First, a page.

This continues my series on missional church.
Over the last few decades, Lesslie Newbigin’s work, and the concept of missio Dei, has been allied with a recognition that the West has moved into ‘post-Christendom’.
It was [Lesslie] Newbigin who, after returning from a lifetime of work in India as a missionary, saw how pagan Western civilization really was. He began to articulate the view that we need to see the Western world as a mission field, and that we as God’s people in this context needed to adopt a missionary stance in relation to our culture – just as we could in India, for instance.
As noted previously, traditional missiology and ecclesiology have assumed the existence, in the West, of a shared culture and worldview which has been heavily influenced by the gospel, whether or not people recognise or accept it. Over the last few decades, that shared, Christianised culture has been steadily breaking down. Complex and contradictory social forces – such as immigration, new communication technology, an acceptance of radical materialism with its corollary of nihilistic hedonism, a rejection of modernistic materialism and search for new spirituality – mean that the values, morals and aspirations of people in the West are far more complex and contradictory than traditional missiology and ecclesiology can cope with.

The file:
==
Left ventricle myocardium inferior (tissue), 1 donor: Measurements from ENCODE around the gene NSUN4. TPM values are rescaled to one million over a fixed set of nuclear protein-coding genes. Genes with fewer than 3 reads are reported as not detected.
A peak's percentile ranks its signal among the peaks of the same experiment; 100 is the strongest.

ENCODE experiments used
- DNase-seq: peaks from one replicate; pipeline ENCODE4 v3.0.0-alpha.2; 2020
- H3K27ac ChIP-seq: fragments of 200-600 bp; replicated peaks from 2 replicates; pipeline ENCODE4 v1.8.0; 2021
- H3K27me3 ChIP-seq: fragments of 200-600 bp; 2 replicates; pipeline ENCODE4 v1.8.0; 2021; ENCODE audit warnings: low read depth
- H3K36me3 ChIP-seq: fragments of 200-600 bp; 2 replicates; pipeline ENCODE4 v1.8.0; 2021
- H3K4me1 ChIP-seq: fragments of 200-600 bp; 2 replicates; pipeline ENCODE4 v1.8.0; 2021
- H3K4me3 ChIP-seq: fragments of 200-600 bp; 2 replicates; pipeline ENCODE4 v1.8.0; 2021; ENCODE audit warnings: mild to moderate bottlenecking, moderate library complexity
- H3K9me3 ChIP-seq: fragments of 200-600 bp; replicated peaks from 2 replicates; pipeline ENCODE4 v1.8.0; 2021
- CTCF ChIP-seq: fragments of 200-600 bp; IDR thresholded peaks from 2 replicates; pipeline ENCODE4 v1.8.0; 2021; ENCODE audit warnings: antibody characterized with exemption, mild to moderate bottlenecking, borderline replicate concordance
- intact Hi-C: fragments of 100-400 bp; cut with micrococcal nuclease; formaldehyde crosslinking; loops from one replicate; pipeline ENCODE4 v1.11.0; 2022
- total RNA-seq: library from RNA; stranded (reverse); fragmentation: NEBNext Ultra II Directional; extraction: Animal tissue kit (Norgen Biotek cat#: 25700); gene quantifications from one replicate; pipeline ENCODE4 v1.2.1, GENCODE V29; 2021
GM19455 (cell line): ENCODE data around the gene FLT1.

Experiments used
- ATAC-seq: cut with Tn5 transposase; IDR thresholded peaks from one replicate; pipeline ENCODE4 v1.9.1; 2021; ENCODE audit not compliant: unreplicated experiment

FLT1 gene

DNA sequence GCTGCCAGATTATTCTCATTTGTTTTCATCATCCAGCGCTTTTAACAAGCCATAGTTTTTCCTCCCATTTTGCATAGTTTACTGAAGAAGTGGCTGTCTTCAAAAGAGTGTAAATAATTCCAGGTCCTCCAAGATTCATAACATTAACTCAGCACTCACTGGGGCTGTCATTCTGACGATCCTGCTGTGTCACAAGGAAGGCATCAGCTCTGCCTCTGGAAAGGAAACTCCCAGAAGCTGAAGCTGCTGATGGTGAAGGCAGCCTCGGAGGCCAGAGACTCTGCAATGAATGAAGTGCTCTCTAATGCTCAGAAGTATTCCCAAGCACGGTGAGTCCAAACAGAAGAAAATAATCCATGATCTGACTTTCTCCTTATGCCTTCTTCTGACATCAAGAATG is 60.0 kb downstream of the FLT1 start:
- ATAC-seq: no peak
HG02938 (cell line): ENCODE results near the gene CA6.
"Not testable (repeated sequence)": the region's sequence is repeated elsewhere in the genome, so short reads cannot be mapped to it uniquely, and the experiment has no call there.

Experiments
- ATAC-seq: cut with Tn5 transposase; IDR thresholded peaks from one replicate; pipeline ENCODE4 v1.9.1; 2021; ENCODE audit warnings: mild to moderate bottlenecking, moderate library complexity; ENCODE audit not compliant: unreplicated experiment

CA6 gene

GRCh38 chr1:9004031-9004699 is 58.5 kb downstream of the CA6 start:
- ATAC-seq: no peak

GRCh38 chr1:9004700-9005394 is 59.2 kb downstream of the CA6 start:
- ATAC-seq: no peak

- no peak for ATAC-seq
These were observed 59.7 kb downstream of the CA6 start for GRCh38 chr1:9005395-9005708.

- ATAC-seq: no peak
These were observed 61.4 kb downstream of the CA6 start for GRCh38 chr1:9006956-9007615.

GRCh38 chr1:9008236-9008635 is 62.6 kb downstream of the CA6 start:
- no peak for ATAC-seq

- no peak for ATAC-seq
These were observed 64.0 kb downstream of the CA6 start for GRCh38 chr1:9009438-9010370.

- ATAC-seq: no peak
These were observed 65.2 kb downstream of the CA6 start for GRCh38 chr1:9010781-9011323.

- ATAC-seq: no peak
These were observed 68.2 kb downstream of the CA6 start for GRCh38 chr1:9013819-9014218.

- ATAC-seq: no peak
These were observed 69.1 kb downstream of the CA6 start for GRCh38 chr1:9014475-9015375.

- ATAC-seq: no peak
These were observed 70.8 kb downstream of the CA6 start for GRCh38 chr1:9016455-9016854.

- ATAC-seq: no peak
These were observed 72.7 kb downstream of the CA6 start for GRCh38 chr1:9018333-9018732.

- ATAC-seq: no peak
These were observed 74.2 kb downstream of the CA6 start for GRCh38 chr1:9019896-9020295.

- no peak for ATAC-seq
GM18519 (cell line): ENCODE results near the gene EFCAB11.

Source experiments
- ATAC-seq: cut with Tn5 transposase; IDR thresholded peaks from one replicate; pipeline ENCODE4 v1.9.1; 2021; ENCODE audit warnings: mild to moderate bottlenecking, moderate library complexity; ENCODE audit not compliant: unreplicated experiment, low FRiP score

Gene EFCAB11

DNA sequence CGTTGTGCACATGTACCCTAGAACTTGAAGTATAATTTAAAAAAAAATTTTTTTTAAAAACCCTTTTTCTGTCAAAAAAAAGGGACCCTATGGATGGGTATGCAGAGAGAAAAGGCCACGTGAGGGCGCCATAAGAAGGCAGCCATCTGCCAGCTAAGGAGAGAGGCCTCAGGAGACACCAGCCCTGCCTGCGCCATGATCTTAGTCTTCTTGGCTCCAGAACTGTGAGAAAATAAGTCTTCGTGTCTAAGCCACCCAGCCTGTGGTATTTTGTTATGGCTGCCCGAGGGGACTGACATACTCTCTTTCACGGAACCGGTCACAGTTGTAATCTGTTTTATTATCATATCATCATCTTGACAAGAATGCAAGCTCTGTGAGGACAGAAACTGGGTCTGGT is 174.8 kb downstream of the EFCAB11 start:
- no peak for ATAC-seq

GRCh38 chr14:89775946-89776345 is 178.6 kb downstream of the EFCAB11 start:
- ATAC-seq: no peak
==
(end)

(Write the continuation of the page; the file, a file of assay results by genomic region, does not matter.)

Missional ecclesiology therefore approaches Western culture assuming that the gospel will be alien and probably unwelcome. It does not assume that people will identify with traditional forms of church, but is willing to experiment with different expressions of Christian community that try to be a contemporary, socio-culturally relevant expression of the unchanging gospel. Missional ecclesiology is fluid, relational, and temporary. Its practitioners tend to favour informality over formality, story over doctrine, experiment over habit, ‘sharing’ over ‘preaching’, and trial and error over ‘proven method’. They seek to build Christian communities through unorthodox activities – like water skiing – and in unusual places – like beaches. This experimental fluidity is an outworking of the missional church’s openness to the Spirit’s guidance.